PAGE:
It starts with your sales and marketing plan.
How Your Marketing Plan Impacts Customer Retention
If you’ve been in business for a while, you probably do regular assessments of your sales and marketing process. If it’s been a while, that’s ok. It’s safe to say, that it always starts with your sales goals.
Too many people try to create a marketing plan without a goal and that’s not helpful. The reason is that you won’t know you’ve reached your goal if you don’t have one at the outset. And, no, “new clients” isn’t specific. That’s too fuzzy. How many new clients? By when? That’s starting to put parameters on it.
et’s look at your current client base. How many are regulars? In the case of dog grooming, you have certain dog breeds who need more frequent grooming than others.
If you ideally have higher maintenance breeds on a four-week cycle, what percentage of your base meets that ideal? What about once a year customers? How many of those do you have and do you want to continue serving them? (Hint: it’s ok if you don’t.)
As you break this down, you’ll have three columns:
1- Regular, loyal customers (these are your bread and butter.)
2- Periodic, irregular customers
3- New customers (fewer than 3 visits, let’s say.)
Use the retention formula above of how many new customers you get in a week. If you see 100 dogs in a week and 10 of those are new, then subtract the 10 from 100 for 90 and divide by 90 for .81. An 81% retention rate is pretty good! You could probably boost that by 5-10% without too much effort.
And if it’s much lower? Then you know you can improve your customer service.
Now that you have an idea of your current customer retention rate, you’re ready for the next step.
How Do Your Best Customers Find You?
There are a lot of ways your customers can find you. Your goal as a business owner is to find out which ones have the biggest impact on your business. That way you can double down on the most effective ones.
- Google Reviews
- Word of Mouth Referrals
- Social Media
- Meeting at an event
- Community Sponsorship
Every business needs a robust online presence in today’s world. Yet, some are more effective than others. For example, Misty Gieczys of Designer Paws Salon with two locations in Upper Arlington and Westerville, Ohio recommends Google Reviews as an easy and effective way to boost your website in search. The automated process makes it easy. “Clients get an email or text within 30 minutes of a groom. The message asks “will you write us a review?”Then, if it’s a 5-star review we ask them to send it to Google.”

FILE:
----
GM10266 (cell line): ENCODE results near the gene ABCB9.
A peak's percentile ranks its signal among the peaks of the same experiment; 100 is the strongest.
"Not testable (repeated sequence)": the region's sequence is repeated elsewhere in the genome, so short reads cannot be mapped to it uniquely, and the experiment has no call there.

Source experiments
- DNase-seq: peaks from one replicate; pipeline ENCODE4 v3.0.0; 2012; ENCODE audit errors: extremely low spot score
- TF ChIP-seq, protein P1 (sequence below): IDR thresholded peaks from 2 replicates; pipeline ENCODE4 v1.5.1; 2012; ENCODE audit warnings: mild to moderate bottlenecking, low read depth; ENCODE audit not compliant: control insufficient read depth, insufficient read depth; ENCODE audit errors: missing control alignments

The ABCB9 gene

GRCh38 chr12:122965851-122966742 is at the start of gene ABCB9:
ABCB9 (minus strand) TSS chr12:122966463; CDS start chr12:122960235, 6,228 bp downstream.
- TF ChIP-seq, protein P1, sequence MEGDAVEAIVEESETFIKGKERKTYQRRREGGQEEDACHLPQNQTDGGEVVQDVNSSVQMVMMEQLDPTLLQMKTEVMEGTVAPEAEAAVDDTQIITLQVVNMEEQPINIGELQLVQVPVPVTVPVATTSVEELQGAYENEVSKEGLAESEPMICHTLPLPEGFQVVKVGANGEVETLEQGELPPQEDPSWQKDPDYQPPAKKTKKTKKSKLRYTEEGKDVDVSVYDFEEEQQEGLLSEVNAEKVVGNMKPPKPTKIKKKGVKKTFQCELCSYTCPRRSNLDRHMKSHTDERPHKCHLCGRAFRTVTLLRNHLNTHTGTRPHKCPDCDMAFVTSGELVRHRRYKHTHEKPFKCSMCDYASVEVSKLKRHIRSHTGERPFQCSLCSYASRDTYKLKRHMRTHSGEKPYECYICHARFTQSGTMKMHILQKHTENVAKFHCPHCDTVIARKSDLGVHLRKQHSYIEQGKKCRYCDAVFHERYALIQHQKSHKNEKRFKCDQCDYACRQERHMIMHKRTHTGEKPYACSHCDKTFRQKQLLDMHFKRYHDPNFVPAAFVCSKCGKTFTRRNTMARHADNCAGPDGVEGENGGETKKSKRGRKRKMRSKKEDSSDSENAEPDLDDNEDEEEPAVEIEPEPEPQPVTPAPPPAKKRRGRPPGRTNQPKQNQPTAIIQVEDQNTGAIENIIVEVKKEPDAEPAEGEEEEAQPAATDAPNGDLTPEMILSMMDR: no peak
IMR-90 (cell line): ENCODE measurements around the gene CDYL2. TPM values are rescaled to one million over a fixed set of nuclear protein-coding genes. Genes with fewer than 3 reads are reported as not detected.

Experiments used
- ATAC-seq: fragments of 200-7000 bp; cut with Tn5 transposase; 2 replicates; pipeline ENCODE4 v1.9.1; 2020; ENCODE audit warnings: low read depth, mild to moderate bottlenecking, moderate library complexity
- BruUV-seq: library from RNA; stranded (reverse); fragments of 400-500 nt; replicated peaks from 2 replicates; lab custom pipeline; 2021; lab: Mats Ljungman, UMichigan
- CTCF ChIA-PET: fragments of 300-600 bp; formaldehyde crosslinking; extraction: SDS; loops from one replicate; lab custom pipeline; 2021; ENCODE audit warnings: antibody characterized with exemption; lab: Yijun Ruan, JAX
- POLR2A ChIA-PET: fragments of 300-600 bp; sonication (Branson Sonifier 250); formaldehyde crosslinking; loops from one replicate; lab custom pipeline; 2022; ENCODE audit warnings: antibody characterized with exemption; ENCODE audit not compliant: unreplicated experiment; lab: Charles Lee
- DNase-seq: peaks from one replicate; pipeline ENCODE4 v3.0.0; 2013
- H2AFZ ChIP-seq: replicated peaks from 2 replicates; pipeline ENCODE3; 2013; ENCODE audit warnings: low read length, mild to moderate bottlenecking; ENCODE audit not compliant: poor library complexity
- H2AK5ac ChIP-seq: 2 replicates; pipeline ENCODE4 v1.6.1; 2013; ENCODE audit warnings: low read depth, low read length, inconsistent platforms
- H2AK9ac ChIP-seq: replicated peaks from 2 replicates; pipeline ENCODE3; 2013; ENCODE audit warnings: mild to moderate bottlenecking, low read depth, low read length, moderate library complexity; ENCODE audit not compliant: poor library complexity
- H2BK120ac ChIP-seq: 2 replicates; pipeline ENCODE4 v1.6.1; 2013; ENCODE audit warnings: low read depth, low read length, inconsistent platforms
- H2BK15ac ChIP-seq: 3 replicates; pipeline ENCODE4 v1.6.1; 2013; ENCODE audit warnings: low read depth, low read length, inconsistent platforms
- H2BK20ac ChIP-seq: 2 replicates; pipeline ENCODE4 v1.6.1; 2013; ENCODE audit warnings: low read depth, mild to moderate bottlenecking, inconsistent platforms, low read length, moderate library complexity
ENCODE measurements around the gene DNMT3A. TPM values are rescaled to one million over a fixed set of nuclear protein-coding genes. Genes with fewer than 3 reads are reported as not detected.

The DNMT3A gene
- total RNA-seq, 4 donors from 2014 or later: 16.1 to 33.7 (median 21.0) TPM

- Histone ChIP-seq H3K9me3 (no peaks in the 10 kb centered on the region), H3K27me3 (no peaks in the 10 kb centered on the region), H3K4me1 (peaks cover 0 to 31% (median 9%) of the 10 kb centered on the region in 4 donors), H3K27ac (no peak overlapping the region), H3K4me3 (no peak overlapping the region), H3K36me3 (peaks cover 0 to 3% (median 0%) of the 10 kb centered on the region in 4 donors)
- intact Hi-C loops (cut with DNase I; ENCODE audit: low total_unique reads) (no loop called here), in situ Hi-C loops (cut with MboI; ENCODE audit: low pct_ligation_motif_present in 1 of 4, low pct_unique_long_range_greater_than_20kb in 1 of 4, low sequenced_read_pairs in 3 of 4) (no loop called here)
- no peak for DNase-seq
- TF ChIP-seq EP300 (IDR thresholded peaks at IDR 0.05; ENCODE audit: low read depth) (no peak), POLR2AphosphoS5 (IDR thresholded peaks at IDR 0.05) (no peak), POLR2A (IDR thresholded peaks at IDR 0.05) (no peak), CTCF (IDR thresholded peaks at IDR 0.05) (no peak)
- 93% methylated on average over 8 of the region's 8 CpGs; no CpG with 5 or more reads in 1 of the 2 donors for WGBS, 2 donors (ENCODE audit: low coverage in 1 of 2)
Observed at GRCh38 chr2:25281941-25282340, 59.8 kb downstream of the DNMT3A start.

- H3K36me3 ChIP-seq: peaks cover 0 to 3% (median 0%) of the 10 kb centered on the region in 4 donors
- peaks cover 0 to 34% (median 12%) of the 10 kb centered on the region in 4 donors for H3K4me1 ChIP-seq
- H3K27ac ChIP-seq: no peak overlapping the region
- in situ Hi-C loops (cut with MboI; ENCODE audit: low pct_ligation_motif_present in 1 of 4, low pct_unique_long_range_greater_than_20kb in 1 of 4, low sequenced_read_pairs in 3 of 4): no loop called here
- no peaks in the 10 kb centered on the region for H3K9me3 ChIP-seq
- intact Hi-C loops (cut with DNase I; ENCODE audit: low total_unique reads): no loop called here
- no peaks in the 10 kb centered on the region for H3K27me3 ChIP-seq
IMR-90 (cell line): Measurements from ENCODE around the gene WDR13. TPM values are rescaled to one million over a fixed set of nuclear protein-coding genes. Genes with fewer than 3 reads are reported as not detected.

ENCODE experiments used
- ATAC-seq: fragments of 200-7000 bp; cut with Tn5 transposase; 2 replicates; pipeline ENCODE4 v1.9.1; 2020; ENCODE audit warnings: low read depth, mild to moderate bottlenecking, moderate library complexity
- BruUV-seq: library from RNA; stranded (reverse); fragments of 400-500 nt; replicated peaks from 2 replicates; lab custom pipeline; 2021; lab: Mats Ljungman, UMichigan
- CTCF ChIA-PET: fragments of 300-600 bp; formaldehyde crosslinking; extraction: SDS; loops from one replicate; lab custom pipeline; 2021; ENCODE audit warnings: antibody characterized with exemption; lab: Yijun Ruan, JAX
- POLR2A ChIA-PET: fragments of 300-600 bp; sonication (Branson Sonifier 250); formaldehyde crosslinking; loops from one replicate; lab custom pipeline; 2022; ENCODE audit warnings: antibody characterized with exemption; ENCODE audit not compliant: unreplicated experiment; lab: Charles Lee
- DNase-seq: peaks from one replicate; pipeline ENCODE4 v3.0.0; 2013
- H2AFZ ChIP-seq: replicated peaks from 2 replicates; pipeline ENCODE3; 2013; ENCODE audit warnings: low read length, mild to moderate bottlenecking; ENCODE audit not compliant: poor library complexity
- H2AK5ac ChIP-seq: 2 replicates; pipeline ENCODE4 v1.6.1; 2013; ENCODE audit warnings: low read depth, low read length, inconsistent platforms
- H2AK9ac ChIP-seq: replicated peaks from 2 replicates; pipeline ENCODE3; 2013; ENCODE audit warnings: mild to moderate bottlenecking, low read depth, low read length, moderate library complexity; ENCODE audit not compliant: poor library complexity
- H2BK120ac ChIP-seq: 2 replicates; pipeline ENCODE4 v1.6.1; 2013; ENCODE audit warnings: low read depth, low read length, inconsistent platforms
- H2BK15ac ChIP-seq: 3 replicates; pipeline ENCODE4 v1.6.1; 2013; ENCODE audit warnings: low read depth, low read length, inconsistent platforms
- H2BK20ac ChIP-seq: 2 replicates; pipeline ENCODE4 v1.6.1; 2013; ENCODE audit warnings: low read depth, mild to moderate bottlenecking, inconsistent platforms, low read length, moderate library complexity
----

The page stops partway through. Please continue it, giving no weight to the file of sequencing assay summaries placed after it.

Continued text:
Your first impression starts with your online presence. How easy are you to find and do you have a lot of happy reviews? From there, you move into booking an appointment and the greeting.
How Can You Make the Best First Impression?
Thriving groom shops make a good impression from the first greeting. From having a clean and friendly shop to easy-to-find signage and having clear drop-off and pick up procedures. You make an impression at every interaction which is why it’s useful to go over your communications and processes every so often.
You can ask your new customers if everything made sense to them or if they need clarification. You can even ask friends/family or other groomers to go through your process and let you know if anything seemed difficult to them.
It’s a good idea to spell out your hours of operation and processes on your website too. That way, people who haven’t contacted you yet, can already have a sense of what it’s like to work with you.
You don’t have to be for everyone. That’s ok. The brilliant (and sometimes, terrifying!) part of being a business owner is that you get to make the rules.
Now that you’ve thought about your customer retention ratio, are you happy with it? Where do you want to improve?
Author: Jennifer Phillips April
Jen is a confirmed marketing geek and animal lover. She started her online writing career with a dog treat website back in 2005 and grew it to 87,500 visitors a month by writing useful content. Now she writes for technology and pet clients around the globe. When not writing, she’s likely devouring a novel or dreaming of the beach.